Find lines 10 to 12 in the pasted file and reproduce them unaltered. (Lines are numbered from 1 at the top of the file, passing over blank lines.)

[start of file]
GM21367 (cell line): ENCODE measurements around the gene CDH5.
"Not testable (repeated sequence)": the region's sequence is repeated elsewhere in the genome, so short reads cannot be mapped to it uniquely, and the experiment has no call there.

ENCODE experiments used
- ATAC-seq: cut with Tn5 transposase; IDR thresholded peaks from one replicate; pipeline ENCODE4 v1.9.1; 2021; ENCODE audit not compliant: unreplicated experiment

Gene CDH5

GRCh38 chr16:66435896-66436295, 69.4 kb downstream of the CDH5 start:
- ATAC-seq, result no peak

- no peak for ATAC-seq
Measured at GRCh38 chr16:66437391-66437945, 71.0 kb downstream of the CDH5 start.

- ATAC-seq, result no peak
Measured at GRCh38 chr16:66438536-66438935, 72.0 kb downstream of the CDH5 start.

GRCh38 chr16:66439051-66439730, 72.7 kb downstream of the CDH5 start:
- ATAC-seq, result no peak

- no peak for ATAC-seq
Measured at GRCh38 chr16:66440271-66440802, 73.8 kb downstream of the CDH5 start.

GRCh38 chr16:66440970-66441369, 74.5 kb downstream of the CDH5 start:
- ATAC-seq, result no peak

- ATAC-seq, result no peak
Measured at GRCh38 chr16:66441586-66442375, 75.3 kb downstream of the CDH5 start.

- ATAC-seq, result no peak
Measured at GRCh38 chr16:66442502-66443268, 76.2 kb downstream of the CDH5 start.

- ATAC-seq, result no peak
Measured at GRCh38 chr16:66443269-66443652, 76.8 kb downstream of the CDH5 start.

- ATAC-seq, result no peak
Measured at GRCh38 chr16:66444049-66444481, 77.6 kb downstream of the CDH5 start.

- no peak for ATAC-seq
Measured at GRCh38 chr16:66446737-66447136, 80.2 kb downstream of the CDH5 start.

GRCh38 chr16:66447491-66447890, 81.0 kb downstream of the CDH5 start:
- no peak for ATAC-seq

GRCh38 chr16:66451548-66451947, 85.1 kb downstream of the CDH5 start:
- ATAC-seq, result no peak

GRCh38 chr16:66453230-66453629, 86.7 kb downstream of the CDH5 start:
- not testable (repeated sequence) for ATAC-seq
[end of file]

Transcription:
- ATAC-seq, result no peak
Measured at GRCh38 chr16:66438536-66438935, 72.0 kb downstream of the CDH5 start.

GRCh38 chr16:66439051-66439730, 72.7 kb downstream of the CDH5 start: